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  #47  
Old 07-30-2012, 03:09 PM
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Default Distance

The only part that didn't make sense was, what was the distance between the points? Were they 10 ft,100ft, 1000ft? There is no correlation shown.
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  #48  
Old 05-01-2014, 09:22 AM
lazna lazna is offline
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Default About HomePlug distance...

I test few powerline devices (netgear, wodaplug, tp-link, and some other cheepest chinese "noname" brands) based on Quallcom/Atheros 64xx and 74xx chipsets, but all of them with comparable results. After this testing I can say, there is no major differences between "brands" utilize same chipset. FW can play minor role only: e.g. Qualcomm 5.3.1 FW increase rates in my link by something up to 10%, but cause more rates fluctuating too, so I expect there is only some game with thresholds instead of real improovement.

Always keep few things on mind: Electrical wiring is not suitable to transfering RF signals. Electromagnetic circumstances differ any moment, as home appliances switched on/off. Wires isnt shielded and thus not durable for interference. And we can go on and on... This all practically means the larger distance than about 60-100m causes rates fluctuating and outages, because larger distance means unwanted interferences increase but level of signal itself decrease.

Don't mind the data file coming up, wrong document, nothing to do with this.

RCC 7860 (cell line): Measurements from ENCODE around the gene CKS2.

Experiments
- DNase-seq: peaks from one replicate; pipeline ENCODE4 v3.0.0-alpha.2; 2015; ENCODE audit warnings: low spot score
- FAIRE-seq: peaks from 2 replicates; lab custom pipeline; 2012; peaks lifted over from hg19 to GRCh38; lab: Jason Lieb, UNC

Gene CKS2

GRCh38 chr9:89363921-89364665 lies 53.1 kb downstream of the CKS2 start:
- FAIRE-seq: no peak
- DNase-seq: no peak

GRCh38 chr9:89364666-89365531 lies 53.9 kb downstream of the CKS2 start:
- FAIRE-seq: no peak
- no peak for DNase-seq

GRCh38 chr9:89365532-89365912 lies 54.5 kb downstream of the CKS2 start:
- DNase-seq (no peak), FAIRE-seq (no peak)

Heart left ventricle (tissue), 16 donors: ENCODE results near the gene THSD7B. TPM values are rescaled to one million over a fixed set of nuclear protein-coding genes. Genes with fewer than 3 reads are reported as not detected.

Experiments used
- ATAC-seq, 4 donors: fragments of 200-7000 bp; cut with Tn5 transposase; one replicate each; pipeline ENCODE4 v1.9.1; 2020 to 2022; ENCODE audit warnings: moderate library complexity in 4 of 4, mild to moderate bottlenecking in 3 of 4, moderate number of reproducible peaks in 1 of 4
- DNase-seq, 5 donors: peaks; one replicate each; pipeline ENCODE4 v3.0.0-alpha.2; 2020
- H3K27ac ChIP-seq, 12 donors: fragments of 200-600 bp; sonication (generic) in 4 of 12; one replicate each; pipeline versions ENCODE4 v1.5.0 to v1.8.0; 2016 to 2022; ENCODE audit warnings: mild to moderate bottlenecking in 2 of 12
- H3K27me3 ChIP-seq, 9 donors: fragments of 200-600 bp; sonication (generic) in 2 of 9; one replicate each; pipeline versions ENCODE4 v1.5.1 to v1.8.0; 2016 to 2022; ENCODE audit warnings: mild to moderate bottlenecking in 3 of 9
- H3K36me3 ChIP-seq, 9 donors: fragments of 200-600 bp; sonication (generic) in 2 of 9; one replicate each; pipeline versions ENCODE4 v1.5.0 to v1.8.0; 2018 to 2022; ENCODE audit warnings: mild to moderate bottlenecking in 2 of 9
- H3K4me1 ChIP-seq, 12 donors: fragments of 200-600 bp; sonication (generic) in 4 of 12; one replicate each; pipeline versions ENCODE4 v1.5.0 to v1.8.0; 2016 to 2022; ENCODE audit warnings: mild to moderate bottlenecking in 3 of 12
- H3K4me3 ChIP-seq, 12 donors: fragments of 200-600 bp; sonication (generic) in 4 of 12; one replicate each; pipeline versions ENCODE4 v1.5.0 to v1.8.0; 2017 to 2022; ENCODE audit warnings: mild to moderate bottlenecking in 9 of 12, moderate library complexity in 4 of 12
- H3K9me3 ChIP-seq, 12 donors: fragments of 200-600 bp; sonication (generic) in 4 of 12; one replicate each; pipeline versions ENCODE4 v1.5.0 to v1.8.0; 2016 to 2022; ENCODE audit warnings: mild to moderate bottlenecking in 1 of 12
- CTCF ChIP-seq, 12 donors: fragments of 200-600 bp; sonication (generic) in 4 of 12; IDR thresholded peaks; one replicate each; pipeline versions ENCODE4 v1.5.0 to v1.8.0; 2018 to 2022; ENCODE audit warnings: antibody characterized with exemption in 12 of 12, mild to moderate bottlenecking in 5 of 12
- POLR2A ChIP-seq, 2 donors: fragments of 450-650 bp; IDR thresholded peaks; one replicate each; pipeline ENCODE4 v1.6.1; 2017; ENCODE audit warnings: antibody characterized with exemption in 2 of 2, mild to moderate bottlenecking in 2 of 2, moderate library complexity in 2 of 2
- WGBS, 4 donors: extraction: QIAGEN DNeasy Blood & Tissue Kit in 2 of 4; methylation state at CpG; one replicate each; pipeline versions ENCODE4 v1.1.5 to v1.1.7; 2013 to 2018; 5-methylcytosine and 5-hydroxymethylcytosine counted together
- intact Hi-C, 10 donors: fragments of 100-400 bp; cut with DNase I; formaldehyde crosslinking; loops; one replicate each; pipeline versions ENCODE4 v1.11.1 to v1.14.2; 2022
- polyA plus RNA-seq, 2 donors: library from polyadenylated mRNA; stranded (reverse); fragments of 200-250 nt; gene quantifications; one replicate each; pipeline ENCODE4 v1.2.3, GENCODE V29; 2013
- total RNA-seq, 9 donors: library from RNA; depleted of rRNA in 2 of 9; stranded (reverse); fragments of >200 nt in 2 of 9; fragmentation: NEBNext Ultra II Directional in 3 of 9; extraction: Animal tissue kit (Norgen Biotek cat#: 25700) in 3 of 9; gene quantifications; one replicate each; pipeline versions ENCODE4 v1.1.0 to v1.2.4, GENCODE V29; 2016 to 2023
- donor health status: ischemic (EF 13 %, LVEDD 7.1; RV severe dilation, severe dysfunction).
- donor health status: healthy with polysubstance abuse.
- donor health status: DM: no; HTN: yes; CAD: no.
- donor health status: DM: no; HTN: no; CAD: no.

And one more issue should be mented here: As by Atheros, there is one chipset family for both powerline and TV coax line devices. As powerline spectrum (1.8-30Mhz Homeplug AV, 1.8-67Mhz for IEEE1901 and 1,8-86Mhz for HomePlugAV2) is wide, there is output signal limiting to about 50% (compare to chip HW maximum) by regulatory, to limit interference to other services (for example Short wave AM radio). Some specific subcarriers in the HPAV spectrum are switched-off definitely. Both of this limits not exist in the coax HomePlug, because coax is shielded and interferences with environment is negligible. So only influence in coax cables is attenuation of cable itself, which allows to use about 1000m lenght (and even more!!).

L.

BTW: I wrote HomePlug monitoring program which display more detailed informations about line quality, you can find it here http://forum.ethernetovercoax.eu/index.php?board=34.0

Last edited by lazna; 05-01-2014 at 09:30 AM. Reason: polishing